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Schools get casual to help blind students

POSTED: February 9, 2009 11:59 p.m.

Gainesville High School physical science teacher Pamela Quigley-Jones makes copies inside the school's front office Monday. Quigley-Jones is wearing jeans as part of "Georgia Casual Week," which asks its participants to make a donation in order to dress down at work. The money that is collected will be donated to The Georgia Academy of the Blind in Macon.

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An Alpharetta mom initiated a statewide fundraiser for the Georgia Academy for the Blind that has Gainesville school employees sporting jeans to work this week.

The Gainesville school system is one of six school systems in Georgia participating in Gov. Sonny Perdue’s "Georgia Casual Week," which invites school systems and companies to allow individual employees to make a $5 or more donation to the Macon school for the blind to dress down this week.

Merrianne Dyer, superintendent of Gainesville schools, said the system has two high school students who trek to Macon each week. She said the school system is responsible for footing the $8,000 transportation bill annually for each visually impaired student, and system employees aim to raise about $8,000 this week to donate to the school’s student fund.

Dyer said the Georgia Academy for the Blind operates on state funds and private donations, both of which are dwindling, and does not receive local tax resources to support the visually impaired education of about 120 students ages 3 to 21.

"It’s paid for by state funding," Dyer said of the academy. "But like other state funding, it isn’t nearly enough and that’s why they’re having trouble."

Donations from Georgia Casual Week benefit the Georgia Academy for the Blind student fund. The student fund traditionally operates on private donations and foundations. The fund supports on-campus activities, field trips, the school’s motivational wage program, and student clothing and sports uniforms for needy students.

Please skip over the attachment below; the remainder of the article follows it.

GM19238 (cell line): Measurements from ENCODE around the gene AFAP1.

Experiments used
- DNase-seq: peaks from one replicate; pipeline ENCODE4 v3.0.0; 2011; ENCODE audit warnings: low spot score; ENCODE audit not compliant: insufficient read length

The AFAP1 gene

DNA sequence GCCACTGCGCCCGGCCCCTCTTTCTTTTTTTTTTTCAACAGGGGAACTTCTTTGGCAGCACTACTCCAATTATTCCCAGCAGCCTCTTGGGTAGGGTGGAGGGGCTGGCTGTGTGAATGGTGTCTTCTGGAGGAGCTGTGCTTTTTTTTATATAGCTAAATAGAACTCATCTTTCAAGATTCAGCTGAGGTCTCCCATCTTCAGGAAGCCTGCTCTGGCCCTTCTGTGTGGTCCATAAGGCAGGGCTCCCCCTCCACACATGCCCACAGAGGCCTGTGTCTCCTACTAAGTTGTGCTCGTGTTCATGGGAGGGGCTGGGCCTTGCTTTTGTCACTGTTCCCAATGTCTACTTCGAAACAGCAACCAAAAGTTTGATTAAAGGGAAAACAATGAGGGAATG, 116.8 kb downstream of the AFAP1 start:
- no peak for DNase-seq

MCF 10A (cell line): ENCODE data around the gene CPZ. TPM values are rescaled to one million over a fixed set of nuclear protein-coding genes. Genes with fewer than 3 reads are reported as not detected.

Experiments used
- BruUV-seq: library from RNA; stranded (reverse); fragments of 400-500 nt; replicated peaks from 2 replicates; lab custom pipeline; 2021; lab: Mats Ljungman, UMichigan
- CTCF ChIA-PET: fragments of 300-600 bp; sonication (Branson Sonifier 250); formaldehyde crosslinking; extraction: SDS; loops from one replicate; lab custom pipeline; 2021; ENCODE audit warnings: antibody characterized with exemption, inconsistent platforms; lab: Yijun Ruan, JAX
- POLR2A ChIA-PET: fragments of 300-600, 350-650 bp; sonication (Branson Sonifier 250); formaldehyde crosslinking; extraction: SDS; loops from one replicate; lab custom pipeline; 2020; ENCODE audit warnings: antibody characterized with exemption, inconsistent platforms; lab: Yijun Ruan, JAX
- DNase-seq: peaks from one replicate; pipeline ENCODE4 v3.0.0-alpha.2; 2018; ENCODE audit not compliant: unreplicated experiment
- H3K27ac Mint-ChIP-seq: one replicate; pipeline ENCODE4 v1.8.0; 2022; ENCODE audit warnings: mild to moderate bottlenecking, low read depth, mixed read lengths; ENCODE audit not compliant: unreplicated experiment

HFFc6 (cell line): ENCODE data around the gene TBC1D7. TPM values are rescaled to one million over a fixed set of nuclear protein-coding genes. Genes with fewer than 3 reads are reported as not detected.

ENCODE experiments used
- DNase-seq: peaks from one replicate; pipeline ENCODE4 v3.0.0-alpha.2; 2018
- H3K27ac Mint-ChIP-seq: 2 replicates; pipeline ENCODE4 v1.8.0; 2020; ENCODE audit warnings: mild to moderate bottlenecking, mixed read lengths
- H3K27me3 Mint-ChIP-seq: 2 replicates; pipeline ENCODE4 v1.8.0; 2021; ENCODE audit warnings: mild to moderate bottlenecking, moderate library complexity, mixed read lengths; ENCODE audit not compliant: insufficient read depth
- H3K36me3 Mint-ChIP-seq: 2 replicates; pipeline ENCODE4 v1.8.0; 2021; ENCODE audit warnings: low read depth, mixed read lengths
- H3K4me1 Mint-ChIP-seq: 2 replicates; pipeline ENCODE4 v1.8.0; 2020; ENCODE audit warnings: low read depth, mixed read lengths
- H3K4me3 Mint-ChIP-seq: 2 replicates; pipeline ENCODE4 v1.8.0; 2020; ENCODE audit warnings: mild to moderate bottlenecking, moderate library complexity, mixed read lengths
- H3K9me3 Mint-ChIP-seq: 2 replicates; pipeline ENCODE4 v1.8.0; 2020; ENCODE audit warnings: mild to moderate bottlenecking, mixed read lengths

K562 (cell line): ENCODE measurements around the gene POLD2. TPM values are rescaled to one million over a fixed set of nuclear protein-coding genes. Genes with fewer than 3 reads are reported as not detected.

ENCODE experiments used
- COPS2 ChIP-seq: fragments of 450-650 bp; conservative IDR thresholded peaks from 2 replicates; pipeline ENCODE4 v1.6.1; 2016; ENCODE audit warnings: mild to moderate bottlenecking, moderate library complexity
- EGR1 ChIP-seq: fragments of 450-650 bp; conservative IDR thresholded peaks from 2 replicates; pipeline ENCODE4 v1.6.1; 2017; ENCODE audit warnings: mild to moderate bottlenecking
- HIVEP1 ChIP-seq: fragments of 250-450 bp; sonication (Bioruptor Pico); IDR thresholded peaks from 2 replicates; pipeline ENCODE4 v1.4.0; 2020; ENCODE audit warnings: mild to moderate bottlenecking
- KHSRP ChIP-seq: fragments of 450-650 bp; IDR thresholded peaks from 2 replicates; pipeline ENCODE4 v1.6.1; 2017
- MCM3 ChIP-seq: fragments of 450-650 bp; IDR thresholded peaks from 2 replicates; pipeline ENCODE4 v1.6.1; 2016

Each Monday morning, Donna Boylan of Alpharetta sends her daughter, Courtney, 16, on a bus to Macon for the week. On Mondays through Fridays, Courtney takes academic classes, learns how to read Braille and practices travelling with a cane at the academy. While she’s in Macon, she sleeps in one of several cottages with other residential students from across the state before taking the bus back home to Alpharetta on Friday.

Boylan said in the two years her daughter has attended the school, she said it’s been apparent it suffers from a lack of funds.

"The facilities are really old and need a lot of improvement," she said. "And my daughter would tell me things like they couldn’t go on a field trip because they couldn’t afford it."

The activist mom said Courtney has blossomed in her two years at the academy, and supports the education she has received there.

"They learn so much more in this type of environment," Boylan said. "As they get older, it’s really important socially for them. She’s so happy to have friends and go to the prom."

Boylan said with state education budget cuts, establishing a statewide fundraiser for the school has been "something that’s been weighing on me for a while."

Boylan contacted the governor’s office and pitched the casual week fundraiser to the governor. Boylan said the idea stemmed from the casual weeks held four times a year that her employer, Premier Golf, holds to benefit local charities.

Dyer said the quality services the academy provides for its blind students could not be duplicated throughout the state, and she feels it’s important communities come together to support the state school this week.

"It’s very unusual that something like this is organized by the governor on the state level," Dyer said. "We were really surprised."


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